"We don't shoot spies, we kick 'em out an air lock butt naked," Ross replied with a straight face.

Crusher paled and her hand went to her throat ... before she realized he was not only pulling her leg, he was yanking it for all he was worth. She laughed. "I guess I am acting a little like a missionary among the cannibals, aren't I?"

Ross laughed. "I wouldn't wonder. I probably came off like a Neanderthal."

She said, "I'd be more inclined to say that you came off like the Lone Ranger. 'Who was that masked man?' I'm just ... very thankful that you were there."

"I can't believe I have no memory of any of this."

"I don't understand it, but Giordi explained that it's the time compression that caused your amnesia. You see, only a few hours passed here while days went by back home," Beverly said.

Ross looked at her, thinking of the casual way she'd said 'back home.' He could only hope to God that she never came to regret leaving that home forever to save his life. There was nothing he could say to that ... it was too enormous a sacrifice for casual conversation. He said, "So, did I do anything too awfully embarrassing?"

"Well ... I don't think you were dancing on the table with a lampshade on your head. You did kidnap me and take me hostage."

"I did what!"

She laughed. "It was a desperation shot, Glen, and a very brilliant one at that. I don't believe that you ever intended me to be harmed. You were trying to get back home, that's all." The laughter faded. "You saved my life again, in a roundabout way. You see, the first thing you did was make me take off my communicator ... so later, when they exploded, I wasn't wearing mine."

"Fortunes of war," he said, shaking his head. "The only thing I remembered about the whole thing was your face. I dreamed about you."

Beverly started to say something, and hesitated briefly. "You weren't the only one." She smiled. "You don't have anything to be embarrassed about. You could say that you shined a light on a few of my society's shortcomings. Things we should have seen ourselves."

"Pots and kettles, I am sure," Ross said.

Crusher laughed. "Well, why should we let that stop us? You can't violate the Prime Directive just a little -- once you're in, you're in over your head!"

"Prime Directive?"

She sighed. "One of the many ideals that my society is built on, Glen. We're forbidden to interfere with other cultures in any way. We don't have a right to impose our standards on other people. That was a very painful lesson for the Federation in the early days ... one we still haven't taken completely to heart."

"Yet you are here."

"The only Federation technology I brought with me are the nano-machines," she said. "You can't study them here because you don't have the technology yet."

"Didn't you realize you'd be worth your weight in gold to the intelligence people if they ever realized what you were?"

She looked at him, and all hint of laughter was gone from her eyes now. "I can't let that happen, Glen. I'm ready to take steps if I have to, if it looks like it's going to come to that."

He grabbed her shoulders and shook her. "Don't you dare think that way!" His voice was low, but filled with an intensity that allowed no arguments. "What can you tell them? How to build the device that brought you here? We don't have the tools to begin to make the tools, Beverly. And even if we do, it isn't worth your life. So help me God, if I have to stand up to your whole damn Federation with a slingshot to prove it, it isn't worth your life!"

She came into his arms. The heavy, fire-resistant fabric of his flight suit was rough against her cheek, and his arms went tightly around her. In that moment, she was more than willing to believe he would do just that, stand up to the whole Federation for her -- and heaven help the Federation.
The Wildcards had surrounded the research station. From McQueen's vantage point in the trees near the road, he could see an eight-foot electrified fence topped with a couple rows of barbed wire. Inside, the only human security seemed to be three armed guards, one at the gate and two more patrolling around the yard. There were three buildings in the complex, one appeared to be offices and living quarters while the other was a laboratory. A large greenhouse was connected to the rear of the laboratory building.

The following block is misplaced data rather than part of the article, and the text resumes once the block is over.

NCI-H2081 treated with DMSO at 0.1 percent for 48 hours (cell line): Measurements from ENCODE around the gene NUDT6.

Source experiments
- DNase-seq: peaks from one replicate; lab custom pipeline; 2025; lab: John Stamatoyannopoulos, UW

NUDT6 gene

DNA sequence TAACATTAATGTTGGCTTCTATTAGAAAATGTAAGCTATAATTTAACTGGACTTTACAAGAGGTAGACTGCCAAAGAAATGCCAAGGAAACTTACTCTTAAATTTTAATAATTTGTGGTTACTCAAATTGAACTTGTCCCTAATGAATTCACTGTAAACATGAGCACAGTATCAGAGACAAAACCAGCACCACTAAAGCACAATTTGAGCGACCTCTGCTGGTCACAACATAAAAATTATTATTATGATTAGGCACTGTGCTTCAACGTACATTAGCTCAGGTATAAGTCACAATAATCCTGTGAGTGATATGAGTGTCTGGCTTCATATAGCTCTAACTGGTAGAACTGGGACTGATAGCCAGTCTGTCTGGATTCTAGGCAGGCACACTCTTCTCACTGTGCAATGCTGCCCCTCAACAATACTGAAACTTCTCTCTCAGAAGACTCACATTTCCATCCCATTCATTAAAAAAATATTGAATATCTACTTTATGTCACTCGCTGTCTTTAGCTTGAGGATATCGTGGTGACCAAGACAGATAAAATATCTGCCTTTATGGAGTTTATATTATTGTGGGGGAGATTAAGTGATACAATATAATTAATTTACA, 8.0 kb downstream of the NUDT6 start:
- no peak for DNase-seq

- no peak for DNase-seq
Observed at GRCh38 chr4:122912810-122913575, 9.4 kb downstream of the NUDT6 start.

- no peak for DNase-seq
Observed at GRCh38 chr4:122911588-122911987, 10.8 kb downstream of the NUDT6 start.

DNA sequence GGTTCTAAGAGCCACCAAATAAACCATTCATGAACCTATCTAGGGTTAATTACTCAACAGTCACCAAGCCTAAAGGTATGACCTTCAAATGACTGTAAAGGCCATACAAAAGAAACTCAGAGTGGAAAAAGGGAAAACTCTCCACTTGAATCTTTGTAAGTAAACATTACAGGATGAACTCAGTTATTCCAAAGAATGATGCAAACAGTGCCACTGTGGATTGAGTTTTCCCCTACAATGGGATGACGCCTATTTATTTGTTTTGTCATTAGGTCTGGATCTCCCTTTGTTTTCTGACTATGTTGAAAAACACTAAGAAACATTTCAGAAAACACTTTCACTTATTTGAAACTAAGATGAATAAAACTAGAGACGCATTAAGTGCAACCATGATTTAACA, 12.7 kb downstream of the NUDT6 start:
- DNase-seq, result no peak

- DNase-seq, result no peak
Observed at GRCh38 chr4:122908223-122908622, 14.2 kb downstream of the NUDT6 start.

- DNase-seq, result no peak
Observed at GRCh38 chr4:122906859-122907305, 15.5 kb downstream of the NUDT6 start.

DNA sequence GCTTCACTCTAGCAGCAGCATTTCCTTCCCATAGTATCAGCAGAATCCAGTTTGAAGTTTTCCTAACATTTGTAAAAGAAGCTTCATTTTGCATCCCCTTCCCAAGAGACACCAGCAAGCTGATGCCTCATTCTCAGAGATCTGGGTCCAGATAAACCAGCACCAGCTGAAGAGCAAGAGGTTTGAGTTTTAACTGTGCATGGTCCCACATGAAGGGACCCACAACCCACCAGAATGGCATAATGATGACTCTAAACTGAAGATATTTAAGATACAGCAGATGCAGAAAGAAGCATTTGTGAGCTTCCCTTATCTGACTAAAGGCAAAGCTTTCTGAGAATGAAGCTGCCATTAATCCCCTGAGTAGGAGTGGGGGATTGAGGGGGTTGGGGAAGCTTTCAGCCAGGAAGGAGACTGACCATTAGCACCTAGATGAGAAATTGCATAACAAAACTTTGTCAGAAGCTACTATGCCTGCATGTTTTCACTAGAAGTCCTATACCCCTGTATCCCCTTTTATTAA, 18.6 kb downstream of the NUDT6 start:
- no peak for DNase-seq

Damphousse reported, "I see him. I'm on the east side of the building, second window from the north corner."

"What's he doing?"

"Nothing right now, sir, he's checking out the vial with a radiation meter."

It would be ridiculously easy to secure that complex, but then what? Killing the witnesses was not an option, and even if they did that, they'd have a hell of a time explaining the bodies!

If, however, they stole the vial back.... Nordstrom would know where it had gone, but he would never be able to prove it. Right now, he had no idea what was in that container. With no more to go on than Aerotech had, under the circumstances, the company would be more likely to react to the fiasco by firing Nordstrom than by paying for a search for the proverbial needle. Anyone fired by Aerotech was effectively blacklisted -- no one else would dare hire him. Nordstrom would have every incentive for sweeping the whole thing under the rug.

"Hawkes, where are you?"

"Near the greenhouse on the south end."

"What are the chances of getting that vial out of the lab without leaving evidence?"

"I can get the vial if we do something to distract Nordstrom, sir, that isn't a problem. The problem would be if they have cameras," Hawkes replied.

"Right." From McQueen's limited experience with lab geeks, there usually was a camera on-line in the lab, to keep a record of their experiments. But that wasn't a security system as such ... it was unlikely to have its own power supply. Knocking out the lights should help distract Nordstrom as well. "'Phousse, can you see the lab building's power supply?"

Damphousse looked around. Parked on a hill near a small shed was a tractor. If it "slipped out of gear" it might very well roll downhill and hit a power pole.... "Yes, sir! I have an idea for a distraction."

"Get in position, then wait for Hawkes' signal."


Hawkes asked, "What if he takes the vial with him?"

McQueen hesitated. "Use your own judgment, Coop, but don't let him get away with it. We're cutting the time limit pretty fine as is."

"Yes, sir."

Damphousse stayed low in the tall wheat as she approached the shed. On Hawkes' signal, she started across to the tractor -- but ducked back as a woman came out of the shed and started working on the tractor!